Hide your kids, bring your wife

Should Sacramento restaurants ban the little ones?

Illustration by Mark Stivers

My least-favorite dinner companion sounds like a lush.

He yells. Falls over. Throws his glass on the floor.

Sounds like an ex-roommate or frat buddy? Guess again—it’s a kid strapped to a booster chair. But since his parents skimped on a babysitter, should other diners pay the price? Should there be a rule about this kind of behavior?

Actually, now there is.

Earlier this summer, a Pennsylvania restaurant finally had enough. It took the extraordinary step of banning its most difficult group of customers: children under the age of 6.

The move immediately sparked outrage across the country from some parenting groups and blogs. But the decision also prompted cheers from others.

Before shutting down last month, local website Sacramento Moms Like Me polled its readers on whether they would support local restaurants that banned young kids. A whopping 82 percent said they would.

It’s one thing, however, to agree with a ban online. Is such a policy likely ever at a Sacramento eatery?

According to several Midtown restaurant owners, probably not. They listed a few reasons why kid-free eateries won’t appear anytime soon, pointing to Sacramento’s laid-back dining scene and the cost of alienating parents.

Of course, other adults might applaud; date night would never be spoiled again by screaming toddlers throwing fistfuls of Cheerios.

So what would happen if Sactown took kids off the menu?

“I think the only way you could get away with that is if you’re in an area of tourism or in [big cities],” said Randall Selland, owner of Ella Dining Room and Bar in downtown. “But, especially in Sacramento, I don’t think that would be a very good business decision.”

Other local restaurateurs agreed. Patrick Mulvaney, a New York native and owner of Mulvaney’s Building & Loan restaurant on 19th Street, said the idea of restricting children smacks of East Coast elitism that wouldn’t sit well with Sacramento diners.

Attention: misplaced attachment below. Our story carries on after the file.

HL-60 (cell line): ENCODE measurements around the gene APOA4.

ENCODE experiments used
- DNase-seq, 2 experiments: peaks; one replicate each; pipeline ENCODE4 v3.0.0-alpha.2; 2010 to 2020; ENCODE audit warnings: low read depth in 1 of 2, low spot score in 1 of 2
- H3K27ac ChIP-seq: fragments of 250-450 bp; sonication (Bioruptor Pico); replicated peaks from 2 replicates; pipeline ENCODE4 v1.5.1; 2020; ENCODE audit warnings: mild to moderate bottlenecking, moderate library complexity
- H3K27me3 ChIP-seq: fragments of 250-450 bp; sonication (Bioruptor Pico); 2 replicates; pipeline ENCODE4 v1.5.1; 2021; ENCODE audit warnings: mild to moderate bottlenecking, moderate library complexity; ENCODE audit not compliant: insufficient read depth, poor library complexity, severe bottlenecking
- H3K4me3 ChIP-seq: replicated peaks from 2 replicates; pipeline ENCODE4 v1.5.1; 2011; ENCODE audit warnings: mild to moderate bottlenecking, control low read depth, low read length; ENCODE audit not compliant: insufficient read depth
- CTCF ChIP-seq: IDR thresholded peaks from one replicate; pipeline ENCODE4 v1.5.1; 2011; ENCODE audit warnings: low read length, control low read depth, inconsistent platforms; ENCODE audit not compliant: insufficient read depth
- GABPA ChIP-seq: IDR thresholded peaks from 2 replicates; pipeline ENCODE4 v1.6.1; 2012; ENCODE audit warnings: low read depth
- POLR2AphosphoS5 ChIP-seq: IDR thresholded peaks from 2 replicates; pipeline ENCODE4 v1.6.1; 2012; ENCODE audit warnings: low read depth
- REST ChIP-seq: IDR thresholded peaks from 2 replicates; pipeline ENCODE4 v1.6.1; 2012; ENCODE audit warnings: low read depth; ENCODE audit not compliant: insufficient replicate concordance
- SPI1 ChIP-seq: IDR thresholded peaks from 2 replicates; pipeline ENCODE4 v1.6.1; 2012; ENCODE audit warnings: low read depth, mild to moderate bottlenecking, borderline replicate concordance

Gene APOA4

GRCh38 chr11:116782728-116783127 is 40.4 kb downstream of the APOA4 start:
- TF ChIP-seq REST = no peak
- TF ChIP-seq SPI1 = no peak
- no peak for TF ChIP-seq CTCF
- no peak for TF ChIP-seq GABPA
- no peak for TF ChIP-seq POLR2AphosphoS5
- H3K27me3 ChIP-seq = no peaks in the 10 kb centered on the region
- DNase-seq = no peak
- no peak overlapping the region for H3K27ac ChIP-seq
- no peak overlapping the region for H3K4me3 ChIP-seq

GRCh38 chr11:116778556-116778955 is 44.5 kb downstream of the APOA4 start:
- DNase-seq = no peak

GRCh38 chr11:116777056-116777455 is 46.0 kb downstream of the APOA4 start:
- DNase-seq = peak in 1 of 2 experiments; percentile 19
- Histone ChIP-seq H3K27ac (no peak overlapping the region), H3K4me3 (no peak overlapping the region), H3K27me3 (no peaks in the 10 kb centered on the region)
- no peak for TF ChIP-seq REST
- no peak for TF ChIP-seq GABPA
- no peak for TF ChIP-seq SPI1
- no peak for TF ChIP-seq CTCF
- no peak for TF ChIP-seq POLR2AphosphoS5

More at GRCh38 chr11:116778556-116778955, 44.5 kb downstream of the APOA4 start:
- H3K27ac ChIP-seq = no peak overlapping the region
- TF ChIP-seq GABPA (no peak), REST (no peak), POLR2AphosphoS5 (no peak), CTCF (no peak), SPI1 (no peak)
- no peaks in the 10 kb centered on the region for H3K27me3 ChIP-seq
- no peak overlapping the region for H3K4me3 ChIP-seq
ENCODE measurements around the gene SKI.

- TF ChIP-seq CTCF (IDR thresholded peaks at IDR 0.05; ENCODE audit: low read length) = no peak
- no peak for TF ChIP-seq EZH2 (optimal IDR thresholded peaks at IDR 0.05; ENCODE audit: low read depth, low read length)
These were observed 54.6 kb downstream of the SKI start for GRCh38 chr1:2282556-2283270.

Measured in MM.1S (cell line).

“We have our own culture,” said Mulvaney. “We do things differently out here, and there’s no reason for us to change because someone [on the East Coast] says that’s how other people do it.”

Illustration by Mark Stivers

In other words: when it comes to food, Sacramento isn’t stuck-up. We like fusion and California cuisine and affordable sushi rolls. Dress code? No sport coat here. Mulvaney could be right—maybe the West Coast vibe just doesn’t jive with banning kids.

But some Northern California restaurants do have kid-free policies. In Napa’s wine country, for instance, the Restaurant at Meadowood forbids children younger than age 8. And the French Laundry, also located in the Napa Valley, doesn’t provide booster seats or offer a kids’ menu.

Then again, a meal for two at these places can cost around $600. Nathaniel Dorn, general manager at Meadowood, said his restaurant’s policy is basically protecting people who paid for a certain ambience.

“By setting an age limit, that is the one element that you’re pulling out so you don’t have to deal with that,” said Dorn.

Both Napa restaurants earned three stars in the 2012 Michelin guide, the highest rating possible. That’s a different kind of atmosphere than most diners expect to find in Sacramento—but even in the capital’s top gourmet restaurants, anti-kid policies are nonexistent.

Most customers without children think an outright ban is unnecessary. Nancy Bui-Thompson, 32, is a married professional who eats out in Midtown several times a week. She doesn’t have kids, but thinks banning young ones wouldn’t change her dining experience.

“I would say in the 10 years I’ve lived in Sacramento and eaten out at places like Paragary’s and Biba [Restaurant], I’ve never had a bad altercation with a child,” said Bui-Thompson. “It just doesn’t happen.”

Randy Paragary, the de facto godfather of the local restaurant scene, claims parents in Sacramento just seem better adjusted to eating out. “Maybe Sacramento parents are doing a better job with their children, because I don’t see it as a problem. It’s certainly not chronic.”

But what about Sacramento’s moms, who voted overwhelmingly in the Moms Like Me online poll to support kid-free restaurants?

Samara Palko, co-founder of Sacramento Parents group and mother of three young children, wouldn’t support kid-free restaurants. Instead, she thinks parents should know better than to drag young kids to a pricey eatery.

“Parents can’t just blame it all on the restaurant, because people are paying for a service,” said Palko, who lives in Midtown. “There has to be a fine line.”

But Christy Taylor, mother of twin 6-year-old girls, sees why some parents might be tempted by restaurants that hold the kids.

“I don’t want to have a bunch of kids screaming and yelling while I’m having a nice evening at a steakhouse,” said Taylor, president of Sacramento Mothers of Multiples. “My children know that unless it’s a ‘kids eat free’ night or I have a coupon, we probably won’t go out to dinner.”

Apparently, this city’s parents know how to self-regulate. Sactown, gets a pass—no ban required for the city’s kids. Or parents.